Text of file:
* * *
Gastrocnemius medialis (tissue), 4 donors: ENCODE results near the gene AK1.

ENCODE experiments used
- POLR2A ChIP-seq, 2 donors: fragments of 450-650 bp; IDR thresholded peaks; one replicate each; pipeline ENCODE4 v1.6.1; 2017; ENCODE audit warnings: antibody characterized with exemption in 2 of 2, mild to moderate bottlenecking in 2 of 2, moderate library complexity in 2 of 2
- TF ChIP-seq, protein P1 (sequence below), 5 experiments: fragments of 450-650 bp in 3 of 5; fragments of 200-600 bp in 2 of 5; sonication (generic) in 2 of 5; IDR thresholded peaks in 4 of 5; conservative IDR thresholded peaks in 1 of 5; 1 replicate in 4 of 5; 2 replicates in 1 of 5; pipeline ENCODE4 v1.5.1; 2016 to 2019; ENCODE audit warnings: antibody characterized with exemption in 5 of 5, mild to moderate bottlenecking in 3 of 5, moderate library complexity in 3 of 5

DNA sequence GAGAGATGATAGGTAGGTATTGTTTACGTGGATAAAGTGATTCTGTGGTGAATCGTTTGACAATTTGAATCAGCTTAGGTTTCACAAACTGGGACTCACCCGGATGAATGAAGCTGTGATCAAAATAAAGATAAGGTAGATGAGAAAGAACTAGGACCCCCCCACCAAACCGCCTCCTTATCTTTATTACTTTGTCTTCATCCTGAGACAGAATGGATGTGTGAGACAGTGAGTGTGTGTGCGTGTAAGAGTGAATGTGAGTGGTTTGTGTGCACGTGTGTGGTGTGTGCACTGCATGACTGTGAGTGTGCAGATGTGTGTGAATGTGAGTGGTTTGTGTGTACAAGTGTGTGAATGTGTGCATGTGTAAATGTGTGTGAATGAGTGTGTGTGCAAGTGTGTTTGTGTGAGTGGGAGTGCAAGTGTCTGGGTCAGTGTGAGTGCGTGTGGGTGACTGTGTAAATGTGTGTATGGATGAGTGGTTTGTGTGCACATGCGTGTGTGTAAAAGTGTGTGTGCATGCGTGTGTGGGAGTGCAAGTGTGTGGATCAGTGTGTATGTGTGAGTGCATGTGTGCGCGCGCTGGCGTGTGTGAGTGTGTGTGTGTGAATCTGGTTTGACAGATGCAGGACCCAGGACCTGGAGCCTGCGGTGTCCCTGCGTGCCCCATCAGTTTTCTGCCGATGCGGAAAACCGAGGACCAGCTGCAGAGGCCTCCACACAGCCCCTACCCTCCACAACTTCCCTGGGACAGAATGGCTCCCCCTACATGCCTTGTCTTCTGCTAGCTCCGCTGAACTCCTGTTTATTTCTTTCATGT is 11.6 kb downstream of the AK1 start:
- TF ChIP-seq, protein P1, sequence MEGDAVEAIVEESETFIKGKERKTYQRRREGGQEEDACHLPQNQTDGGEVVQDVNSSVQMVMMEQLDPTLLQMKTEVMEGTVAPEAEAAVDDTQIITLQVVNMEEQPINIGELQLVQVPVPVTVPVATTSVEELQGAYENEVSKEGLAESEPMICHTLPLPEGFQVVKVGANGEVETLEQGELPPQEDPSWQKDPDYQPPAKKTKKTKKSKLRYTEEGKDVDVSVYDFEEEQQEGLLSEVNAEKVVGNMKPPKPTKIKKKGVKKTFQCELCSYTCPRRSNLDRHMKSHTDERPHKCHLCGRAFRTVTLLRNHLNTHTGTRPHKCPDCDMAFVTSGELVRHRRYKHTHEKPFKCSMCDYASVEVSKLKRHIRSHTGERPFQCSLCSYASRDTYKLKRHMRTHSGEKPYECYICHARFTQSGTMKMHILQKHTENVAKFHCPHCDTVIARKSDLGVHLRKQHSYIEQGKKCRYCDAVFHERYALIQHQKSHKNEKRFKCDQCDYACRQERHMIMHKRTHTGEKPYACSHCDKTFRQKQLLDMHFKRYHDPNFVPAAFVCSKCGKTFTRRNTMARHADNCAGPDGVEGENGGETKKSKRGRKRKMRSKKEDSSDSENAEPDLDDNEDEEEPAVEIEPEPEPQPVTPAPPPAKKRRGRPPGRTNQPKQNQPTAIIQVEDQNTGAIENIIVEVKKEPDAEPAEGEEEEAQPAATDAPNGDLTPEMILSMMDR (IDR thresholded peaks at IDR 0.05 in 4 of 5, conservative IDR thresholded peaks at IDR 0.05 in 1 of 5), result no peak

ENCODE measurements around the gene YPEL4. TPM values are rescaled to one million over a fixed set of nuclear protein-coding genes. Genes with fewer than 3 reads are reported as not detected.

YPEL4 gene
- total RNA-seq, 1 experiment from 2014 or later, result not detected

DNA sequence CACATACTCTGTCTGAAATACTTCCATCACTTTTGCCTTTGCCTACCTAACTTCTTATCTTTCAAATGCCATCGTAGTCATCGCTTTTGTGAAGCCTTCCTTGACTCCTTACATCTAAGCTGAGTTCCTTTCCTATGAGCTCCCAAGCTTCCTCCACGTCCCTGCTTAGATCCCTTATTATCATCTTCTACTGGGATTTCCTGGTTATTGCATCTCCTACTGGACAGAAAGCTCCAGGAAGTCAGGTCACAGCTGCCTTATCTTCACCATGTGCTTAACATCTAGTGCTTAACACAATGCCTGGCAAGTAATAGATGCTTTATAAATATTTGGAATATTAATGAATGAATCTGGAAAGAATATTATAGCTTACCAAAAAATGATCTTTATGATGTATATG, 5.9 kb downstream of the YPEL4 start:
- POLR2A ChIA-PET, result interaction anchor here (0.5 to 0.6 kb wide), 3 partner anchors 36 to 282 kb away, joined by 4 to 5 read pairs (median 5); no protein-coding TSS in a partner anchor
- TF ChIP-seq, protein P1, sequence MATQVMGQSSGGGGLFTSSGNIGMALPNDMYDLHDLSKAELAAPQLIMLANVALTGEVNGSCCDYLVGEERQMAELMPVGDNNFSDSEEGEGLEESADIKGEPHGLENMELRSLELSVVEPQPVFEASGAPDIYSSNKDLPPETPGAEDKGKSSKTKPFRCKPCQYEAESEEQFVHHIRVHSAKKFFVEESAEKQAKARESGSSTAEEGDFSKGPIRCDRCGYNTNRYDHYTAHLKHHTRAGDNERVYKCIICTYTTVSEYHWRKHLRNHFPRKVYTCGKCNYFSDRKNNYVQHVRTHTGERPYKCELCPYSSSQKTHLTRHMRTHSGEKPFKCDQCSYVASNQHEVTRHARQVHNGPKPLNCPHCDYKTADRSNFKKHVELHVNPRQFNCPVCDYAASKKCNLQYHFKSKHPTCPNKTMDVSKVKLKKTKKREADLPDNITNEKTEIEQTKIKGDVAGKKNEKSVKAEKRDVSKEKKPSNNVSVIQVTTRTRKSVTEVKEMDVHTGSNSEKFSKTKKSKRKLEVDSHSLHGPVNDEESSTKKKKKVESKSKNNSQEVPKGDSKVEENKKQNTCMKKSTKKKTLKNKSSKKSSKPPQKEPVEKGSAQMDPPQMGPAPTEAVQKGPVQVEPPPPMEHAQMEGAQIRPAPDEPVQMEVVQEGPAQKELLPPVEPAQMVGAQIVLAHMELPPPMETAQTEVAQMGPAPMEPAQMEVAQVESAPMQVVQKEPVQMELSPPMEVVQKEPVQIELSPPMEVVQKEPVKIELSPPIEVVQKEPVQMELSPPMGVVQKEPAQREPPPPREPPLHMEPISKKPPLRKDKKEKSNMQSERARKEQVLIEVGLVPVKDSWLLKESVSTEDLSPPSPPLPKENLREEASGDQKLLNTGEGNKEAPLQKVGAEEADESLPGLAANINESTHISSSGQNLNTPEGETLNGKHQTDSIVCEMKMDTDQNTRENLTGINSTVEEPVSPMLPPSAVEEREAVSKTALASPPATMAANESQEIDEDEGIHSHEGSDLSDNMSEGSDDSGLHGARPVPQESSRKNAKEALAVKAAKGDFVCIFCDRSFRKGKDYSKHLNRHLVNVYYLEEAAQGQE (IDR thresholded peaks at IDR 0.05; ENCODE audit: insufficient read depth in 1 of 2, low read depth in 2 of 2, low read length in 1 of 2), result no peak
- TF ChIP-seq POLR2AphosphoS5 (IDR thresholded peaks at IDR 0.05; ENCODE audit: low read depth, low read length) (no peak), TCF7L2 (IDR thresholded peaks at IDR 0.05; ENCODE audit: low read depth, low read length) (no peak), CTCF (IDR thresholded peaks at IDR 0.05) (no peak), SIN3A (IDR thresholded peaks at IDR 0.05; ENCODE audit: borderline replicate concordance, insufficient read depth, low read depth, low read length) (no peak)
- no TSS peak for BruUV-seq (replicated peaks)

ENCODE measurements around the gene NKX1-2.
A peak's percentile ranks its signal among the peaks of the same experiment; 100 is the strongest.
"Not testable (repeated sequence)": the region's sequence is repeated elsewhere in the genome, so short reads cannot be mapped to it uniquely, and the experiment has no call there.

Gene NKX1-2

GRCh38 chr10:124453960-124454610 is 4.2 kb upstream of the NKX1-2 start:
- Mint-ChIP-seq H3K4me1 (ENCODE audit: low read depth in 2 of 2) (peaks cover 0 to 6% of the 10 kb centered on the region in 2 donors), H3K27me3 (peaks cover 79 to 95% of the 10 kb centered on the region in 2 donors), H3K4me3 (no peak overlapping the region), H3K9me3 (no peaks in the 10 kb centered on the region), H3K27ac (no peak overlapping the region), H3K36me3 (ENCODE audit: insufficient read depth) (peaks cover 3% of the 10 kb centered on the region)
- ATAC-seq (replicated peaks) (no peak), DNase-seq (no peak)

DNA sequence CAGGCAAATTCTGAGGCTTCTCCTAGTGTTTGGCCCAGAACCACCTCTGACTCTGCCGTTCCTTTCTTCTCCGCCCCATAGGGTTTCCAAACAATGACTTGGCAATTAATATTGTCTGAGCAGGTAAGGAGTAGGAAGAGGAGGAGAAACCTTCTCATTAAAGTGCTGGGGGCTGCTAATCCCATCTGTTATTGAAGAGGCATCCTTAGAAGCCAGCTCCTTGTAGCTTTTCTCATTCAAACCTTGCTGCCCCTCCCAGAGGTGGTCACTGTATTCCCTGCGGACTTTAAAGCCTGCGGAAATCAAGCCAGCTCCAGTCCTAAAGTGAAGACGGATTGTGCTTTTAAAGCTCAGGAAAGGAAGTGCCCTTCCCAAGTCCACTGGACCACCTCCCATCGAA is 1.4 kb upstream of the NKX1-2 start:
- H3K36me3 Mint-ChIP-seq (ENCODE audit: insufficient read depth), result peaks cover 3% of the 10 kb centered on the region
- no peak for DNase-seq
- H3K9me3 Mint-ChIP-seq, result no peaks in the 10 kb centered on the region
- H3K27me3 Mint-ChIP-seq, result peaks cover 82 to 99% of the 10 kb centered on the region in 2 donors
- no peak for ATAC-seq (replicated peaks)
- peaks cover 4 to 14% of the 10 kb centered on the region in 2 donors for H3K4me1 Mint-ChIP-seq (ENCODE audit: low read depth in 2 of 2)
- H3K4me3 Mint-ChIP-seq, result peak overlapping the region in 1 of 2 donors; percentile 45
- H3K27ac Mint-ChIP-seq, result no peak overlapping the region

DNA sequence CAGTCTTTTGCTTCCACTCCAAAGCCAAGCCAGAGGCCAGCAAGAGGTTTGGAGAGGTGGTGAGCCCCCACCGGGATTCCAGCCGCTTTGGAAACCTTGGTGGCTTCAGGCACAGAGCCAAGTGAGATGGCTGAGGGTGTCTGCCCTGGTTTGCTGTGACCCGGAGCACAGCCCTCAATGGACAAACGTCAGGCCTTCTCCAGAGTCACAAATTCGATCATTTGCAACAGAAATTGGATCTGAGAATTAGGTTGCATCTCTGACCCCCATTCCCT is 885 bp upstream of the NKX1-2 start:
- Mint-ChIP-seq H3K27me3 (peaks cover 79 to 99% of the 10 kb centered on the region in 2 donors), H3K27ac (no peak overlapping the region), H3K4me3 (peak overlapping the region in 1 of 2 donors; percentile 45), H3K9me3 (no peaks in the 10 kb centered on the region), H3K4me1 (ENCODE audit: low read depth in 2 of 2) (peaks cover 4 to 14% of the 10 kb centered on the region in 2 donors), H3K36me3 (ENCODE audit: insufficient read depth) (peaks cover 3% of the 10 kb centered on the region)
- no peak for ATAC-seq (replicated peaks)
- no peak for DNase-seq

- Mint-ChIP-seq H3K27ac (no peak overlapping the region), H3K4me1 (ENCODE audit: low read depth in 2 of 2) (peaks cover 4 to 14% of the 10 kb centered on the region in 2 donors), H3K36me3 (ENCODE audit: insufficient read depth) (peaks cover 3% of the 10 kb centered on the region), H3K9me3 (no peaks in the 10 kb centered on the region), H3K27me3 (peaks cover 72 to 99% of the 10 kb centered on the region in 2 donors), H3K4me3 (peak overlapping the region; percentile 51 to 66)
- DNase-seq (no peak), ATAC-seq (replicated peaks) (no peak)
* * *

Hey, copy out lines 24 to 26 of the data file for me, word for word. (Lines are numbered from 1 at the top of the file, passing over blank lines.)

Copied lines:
- no peak for DNase-seq
- H3K9me3 Mint-ChIP-seq, result no peaks in the 10 kb centered on the region
- H3K27me3 Mint-ChIP-seq, result peaks cover 82 to 99% of the 10 kb centered on the region in 2 donors